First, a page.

Trump leads latest poll but Clinton retains the electoral college edge
Published 08/09/2016 | 02:30
There was good news for Donald Trump in the latest CNN poll. The national survey places him 2 points ahead of Hillary Clinton, who has made few public appearances in recent weeks while barnstorming the fundraising circuit.
It was the Republican nominee's first lead in a major poll since his party convention in July, and it reflects a tightening in the race. Clinton's lead over Trump fell to 3.3pc in the RealClearPolitics average of national polls, from 6.3 points on August 27.
A FiveThirtyEight forecast boosted Trump's odds of victory in November to one-in-three.
The shift appears to be primarily driven by Trump unifying GOP voters. The CNN survey found him ahead by 88pc to 3pc among Republicans, and by 48pc to 28pc among independents. Clinton led 90pc to 2pc among Democrats.
Popular vote aside, Clinton retains a significant edge in the electoral college, thanks to the Democratic Party's structural advantages and the fact that Trump's unfavourable ratings are higher than hers.
She has numerous viable paths to victory while Trump needs to run the table in the most competitive states.
Still, Clinton cannot afford to be complacent. As polling analyst Nate Silver noted in a blog post, the degree of uncertainty in the race is high due to large number of undecided and third-party voters in recent surveys. And state polls can catch up to national polls.
"National polls tend to be of higher quality and the states are not divorced from the national polls," said Ken Goldstein, a professor of politics at the University of San Francisco and a polling analyst for Bloomberg Politics. "At the end of the day this race remains Hillary Clinton's to lose. That said, she may be capable of that."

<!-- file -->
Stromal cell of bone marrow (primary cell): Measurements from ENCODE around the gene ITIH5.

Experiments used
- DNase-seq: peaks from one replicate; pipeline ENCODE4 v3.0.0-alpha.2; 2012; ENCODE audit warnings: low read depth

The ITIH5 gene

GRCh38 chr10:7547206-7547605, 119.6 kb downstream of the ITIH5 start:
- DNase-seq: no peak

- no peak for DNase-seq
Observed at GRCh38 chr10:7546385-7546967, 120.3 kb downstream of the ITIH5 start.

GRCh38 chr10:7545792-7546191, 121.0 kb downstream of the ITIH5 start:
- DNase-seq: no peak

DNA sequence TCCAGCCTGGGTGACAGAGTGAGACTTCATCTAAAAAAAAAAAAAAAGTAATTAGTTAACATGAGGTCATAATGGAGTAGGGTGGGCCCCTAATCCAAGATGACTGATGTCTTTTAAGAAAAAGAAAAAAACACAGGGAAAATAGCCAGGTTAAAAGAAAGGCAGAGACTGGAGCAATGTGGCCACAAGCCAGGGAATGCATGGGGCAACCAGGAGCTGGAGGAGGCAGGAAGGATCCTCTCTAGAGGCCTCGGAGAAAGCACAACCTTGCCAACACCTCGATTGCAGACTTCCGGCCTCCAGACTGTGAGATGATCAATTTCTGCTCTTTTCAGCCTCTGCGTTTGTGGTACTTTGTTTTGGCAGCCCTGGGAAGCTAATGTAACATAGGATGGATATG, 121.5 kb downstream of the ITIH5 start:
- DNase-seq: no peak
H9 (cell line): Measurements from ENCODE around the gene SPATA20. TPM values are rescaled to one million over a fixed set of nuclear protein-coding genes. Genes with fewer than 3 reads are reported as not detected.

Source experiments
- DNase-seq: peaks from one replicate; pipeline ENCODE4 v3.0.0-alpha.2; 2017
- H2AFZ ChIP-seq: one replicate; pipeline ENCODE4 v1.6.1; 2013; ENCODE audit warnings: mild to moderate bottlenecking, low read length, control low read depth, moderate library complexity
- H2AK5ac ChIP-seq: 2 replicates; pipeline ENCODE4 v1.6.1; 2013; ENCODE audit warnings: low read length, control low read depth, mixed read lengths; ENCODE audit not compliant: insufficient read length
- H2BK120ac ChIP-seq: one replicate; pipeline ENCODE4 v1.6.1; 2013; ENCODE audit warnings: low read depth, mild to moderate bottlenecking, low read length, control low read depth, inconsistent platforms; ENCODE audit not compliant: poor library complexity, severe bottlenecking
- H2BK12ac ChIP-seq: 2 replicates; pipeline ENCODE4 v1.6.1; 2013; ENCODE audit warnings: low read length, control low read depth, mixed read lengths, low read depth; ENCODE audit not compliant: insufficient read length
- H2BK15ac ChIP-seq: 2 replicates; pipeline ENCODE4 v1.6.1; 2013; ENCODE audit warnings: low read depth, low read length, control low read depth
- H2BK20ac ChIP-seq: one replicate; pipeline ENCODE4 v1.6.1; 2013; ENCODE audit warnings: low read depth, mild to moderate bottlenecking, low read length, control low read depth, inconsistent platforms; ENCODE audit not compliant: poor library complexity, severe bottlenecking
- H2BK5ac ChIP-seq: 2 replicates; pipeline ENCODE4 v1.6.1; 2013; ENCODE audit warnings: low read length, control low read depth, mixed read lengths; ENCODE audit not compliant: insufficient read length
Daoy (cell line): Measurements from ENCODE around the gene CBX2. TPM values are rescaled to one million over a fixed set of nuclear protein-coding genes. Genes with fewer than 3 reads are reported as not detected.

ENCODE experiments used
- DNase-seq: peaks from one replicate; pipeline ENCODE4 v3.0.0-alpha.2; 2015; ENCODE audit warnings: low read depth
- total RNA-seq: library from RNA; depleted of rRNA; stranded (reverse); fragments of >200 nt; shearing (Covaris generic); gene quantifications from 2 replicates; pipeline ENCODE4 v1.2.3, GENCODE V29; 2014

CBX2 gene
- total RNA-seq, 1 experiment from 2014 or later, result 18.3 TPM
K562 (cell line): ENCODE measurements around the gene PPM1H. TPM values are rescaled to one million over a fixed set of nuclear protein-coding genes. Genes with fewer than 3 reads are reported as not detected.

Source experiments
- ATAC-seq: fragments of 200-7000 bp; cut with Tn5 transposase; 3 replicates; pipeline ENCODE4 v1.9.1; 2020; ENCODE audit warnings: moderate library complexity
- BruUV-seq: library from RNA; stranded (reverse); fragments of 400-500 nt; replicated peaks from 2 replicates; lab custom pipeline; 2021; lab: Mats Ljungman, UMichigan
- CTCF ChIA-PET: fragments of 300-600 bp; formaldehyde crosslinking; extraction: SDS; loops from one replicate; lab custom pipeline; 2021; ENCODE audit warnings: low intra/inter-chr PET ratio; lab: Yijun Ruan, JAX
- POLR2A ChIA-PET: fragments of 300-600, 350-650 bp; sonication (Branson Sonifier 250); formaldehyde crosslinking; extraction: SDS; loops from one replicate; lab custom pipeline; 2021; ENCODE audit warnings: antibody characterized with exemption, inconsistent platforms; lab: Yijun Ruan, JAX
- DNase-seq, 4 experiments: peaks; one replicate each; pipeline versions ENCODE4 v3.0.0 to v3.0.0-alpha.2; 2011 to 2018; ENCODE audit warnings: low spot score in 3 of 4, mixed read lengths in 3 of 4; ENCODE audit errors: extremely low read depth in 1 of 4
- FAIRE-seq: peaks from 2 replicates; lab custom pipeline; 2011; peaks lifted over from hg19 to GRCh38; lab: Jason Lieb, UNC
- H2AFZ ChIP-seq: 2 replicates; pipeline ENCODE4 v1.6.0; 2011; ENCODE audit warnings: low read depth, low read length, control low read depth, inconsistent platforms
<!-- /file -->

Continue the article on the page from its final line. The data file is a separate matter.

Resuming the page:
For now, at least, Trump has a steep hill to climb.
Of the 14 most competitive states, the latest polling averages tracked by RealClearPolitics find him leading only in Iowa and the Republican-leaning states of Arizona, Georgia and Missouri (each by 3 or fewer points). Clinton is up by 5 points or less in Florida, Virginia, Ohio, Nevada and North Carolina, with larger cushions in Colorado, Pennsylvania, Wisconsin, Michigan and New Hampshire.
"We always expected things would tighten but we are strategically positioned in the battleground states bolstered by strong grassroots operations and the Trump campaign is ill-prepared much like their candidate," Clinton campaign spokesman Jesse Ferguson said.
An analysis by NBC News found that based on the latest polls, there are enough "likely" or "lean" Democratic states to win Clinton 272 electoral votes and the presidency, even if Trump wins each of the six most competitive states.
"The race will tighten as we approach November 8th, but Hillary Clinton continues to be in a commanding position and the electoral college math tells us she will remain in the lead," said Neil Levesque, the executive director of the New Hampshire Institute of Politics and Political Library at Saint Anselm College.
GOP strategist Mark Stephenson said his Red Oak Strategic's presidential tracking poll shows the race tightening - Clinton is down three points to 45pc with likely voters nationally, and Trump climbed three points to 42pc.
"Most of the movement came from independents," said Stephenson, who was head of analytics for Scott Walker's presidential campaign and is unaffiliated in the 2016 contest. In the September 1-2 poll, Trump gained 2pc and Clinton lost 5pc among independents since the last survey, released August 23, he said.
Republican strategist Brad Todd said Clinton's rising unpopularity is preventing her from locking up the race.